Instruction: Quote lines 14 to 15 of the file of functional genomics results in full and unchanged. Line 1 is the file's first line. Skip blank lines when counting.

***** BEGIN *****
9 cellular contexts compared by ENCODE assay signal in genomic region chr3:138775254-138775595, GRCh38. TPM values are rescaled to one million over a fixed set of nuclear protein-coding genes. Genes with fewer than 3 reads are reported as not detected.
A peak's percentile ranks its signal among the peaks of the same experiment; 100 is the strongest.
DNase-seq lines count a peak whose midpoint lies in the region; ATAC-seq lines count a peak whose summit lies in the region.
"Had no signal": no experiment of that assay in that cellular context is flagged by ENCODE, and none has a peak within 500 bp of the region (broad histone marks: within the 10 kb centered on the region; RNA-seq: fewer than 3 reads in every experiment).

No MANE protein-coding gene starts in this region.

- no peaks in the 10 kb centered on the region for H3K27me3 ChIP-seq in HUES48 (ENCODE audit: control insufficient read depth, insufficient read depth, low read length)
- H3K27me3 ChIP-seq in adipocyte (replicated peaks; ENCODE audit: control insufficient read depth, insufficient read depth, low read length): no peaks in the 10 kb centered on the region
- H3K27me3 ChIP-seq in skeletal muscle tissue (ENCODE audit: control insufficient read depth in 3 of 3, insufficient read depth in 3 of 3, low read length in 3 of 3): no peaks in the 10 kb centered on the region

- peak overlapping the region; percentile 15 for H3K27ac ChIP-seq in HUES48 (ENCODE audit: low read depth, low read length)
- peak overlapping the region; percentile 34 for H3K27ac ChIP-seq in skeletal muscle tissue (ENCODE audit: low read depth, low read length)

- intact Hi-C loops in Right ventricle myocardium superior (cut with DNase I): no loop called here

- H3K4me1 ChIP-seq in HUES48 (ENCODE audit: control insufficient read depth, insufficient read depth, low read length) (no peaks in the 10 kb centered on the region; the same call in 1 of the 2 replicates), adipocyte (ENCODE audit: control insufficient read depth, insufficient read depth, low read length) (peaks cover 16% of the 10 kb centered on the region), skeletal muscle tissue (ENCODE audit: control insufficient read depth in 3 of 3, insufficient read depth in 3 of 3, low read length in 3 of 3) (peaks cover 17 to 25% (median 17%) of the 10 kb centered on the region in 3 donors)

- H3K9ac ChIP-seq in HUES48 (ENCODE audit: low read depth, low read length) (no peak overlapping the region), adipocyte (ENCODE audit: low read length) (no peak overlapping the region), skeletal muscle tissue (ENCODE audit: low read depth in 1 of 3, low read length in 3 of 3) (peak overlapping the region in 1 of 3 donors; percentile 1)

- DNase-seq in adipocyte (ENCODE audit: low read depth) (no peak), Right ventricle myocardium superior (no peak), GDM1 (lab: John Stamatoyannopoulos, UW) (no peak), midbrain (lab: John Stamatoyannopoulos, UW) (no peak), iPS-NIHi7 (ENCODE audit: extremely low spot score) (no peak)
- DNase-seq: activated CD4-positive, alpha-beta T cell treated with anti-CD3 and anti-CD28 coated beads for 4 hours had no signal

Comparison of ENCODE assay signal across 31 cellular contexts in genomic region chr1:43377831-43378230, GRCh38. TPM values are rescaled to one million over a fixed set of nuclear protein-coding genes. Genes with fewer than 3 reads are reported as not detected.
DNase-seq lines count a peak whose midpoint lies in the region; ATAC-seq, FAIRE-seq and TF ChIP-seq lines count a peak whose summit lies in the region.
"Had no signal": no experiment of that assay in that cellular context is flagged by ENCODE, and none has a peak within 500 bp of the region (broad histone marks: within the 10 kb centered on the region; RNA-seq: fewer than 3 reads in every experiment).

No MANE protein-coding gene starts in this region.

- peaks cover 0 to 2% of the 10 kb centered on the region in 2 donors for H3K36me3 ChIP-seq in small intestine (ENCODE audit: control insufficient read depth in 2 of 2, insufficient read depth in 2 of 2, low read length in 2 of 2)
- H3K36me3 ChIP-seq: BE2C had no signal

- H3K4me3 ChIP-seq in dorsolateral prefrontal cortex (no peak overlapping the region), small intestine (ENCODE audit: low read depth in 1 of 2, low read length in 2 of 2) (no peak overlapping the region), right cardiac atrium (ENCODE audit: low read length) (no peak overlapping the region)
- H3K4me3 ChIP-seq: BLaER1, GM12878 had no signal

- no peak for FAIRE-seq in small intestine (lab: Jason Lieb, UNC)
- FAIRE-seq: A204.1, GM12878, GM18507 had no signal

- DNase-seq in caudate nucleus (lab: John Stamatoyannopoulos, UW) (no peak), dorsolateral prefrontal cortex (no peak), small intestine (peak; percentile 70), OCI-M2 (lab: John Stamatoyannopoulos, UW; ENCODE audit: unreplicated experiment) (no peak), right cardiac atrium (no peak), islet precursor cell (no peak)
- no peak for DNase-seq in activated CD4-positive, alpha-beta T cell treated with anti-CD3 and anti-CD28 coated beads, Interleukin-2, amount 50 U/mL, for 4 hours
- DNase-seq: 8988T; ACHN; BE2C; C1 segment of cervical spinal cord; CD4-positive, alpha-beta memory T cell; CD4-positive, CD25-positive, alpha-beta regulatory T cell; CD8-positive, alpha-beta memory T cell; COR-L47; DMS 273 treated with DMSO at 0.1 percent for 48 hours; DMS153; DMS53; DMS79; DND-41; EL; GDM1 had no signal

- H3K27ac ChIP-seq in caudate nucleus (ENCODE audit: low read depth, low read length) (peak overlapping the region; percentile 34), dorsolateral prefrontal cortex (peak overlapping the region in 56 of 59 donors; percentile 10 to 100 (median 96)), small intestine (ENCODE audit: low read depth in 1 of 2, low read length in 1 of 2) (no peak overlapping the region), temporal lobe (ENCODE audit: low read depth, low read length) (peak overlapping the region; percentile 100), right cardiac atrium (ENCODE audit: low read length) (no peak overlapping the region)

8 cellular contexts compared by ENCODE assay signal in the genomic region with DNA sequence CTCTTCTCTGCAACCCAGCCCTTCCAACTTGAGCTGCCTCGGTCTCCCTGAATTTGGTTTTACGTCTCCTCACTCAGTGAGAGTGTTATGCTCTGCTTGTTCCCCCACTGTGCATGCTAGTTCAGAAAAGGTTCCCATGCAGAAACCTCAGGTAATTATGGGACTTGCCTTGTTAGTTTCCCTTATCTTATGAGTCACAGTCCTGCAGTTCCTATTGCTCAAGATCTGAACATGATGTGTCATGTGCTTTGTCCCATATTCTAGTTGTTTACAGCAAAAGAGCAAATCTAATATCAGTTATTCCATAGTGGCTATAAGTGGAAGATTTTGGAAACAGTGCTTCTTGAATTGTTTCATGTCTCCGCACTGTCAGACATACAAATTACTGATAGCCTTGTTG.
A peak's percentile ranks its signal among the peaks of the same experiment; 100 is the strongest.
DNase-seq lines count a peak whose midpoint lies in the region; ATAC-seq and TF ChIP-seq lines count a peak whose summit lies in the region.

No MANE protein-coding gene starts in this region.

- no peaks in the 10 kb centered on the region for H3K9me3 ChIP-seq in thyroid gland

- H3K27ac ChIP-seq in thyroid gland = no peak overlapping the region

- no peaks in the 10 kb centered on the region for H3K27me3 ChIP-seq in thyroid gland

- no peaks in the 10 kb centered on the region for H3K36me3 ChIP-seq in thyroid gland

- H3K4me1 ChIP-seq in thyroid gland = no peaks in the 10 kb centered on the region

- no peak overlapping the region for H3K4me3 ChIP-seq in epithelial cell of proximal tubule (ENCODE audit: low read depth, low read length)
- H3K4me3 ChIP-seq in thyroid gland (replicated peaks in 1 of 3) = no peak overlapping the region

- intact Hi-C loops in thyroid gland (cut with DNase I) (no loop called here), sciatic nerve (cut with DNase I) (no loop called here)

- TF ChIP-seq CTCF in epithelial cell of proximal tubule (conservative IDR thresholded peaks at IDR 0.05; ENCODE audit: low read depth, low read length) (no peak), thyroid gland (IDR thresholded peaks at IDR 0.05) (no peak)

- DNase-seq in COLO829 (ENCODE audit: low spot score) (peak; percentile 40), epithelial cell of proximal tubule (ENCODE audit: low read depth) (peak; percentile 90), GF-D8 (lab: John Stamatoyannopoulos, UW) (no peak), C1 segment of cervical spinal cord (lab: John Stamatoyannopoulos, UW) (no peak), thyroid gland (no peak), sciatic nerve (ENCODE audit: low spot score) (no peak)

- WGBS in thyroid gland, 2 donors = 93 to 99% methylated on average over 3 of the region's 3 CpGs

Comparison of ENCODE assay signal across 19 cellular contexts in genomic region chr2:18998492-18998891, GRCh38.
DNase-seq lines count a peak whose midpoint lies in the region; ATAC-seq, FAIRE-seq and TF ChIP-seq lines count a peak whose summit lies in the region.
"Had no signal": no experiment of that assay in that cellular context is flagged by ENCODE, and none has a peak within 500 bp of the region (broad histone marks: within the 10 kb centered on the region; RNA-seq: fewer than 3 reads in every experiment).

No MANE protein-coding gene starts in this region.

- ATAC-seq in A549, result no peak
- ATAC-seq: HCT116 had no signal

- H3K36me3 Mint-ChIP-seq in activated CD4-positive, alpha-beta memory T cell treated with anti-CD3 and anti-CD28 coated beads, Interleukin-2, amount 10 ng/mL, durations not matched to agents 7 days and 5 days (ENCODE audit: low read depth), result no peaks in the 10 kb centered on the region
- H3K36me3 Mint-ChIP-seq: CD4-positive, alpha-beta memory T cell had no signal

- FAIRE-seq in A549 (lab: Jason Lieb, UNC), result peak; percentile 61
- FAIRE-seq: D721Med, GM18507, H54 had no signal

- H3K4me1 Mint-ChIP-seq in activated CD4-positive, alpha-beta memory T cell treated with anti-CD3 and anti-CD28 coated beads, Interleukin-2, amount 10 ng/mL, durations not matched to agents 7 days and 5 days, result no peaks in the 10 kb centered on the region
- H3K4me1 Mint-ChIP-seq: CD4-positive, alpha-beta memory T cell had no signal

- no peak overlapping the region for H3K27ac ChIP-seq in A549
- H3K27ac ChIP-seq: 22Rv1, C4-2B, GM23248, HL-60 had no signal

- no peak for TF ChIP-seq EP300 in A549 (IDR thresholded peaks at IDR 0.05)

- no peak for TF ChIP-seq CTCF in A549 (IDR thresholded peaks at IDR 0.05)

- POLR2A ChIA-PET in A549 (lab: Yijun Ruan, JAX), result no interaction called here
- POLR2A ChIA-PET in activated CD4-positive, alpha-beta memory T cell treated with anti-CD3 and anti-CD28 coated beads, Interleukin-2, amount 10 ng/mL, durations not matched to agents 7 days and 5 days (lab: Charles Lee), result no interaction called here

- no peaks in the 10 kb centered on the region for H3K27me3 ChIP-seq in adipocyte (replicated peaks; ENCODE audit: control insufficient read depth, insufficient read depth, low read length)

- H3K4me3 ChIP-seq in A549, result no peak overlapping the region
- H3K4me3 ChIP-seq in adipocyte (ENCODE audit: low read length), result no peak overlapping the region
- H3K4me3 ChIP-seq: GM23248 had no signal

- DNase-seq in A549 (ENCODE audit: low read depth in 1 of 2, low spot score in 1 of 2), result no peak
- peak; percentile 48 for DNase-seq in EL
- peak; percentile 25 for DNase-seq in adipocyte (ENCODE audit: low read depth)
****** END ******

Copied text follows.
- DNase-seq in adipocyte (ENCODE audit: low read depth) (no peak), Right ventricle myocardium superior (no peak), GDM1 (lab: John Stamatoyannopoulos, UW) (no peak), midbrain (lab: John Stamatoyannopoulos, UW) (no peak), iPS-NIHi7 (ENCODE audit: extremely low spot score) (no peak)
- DNase-seq: activated CD4-positive, alpha-beta T cell treated with anti-CD3 and anti-CD28 coated beads for 4 hours had no signal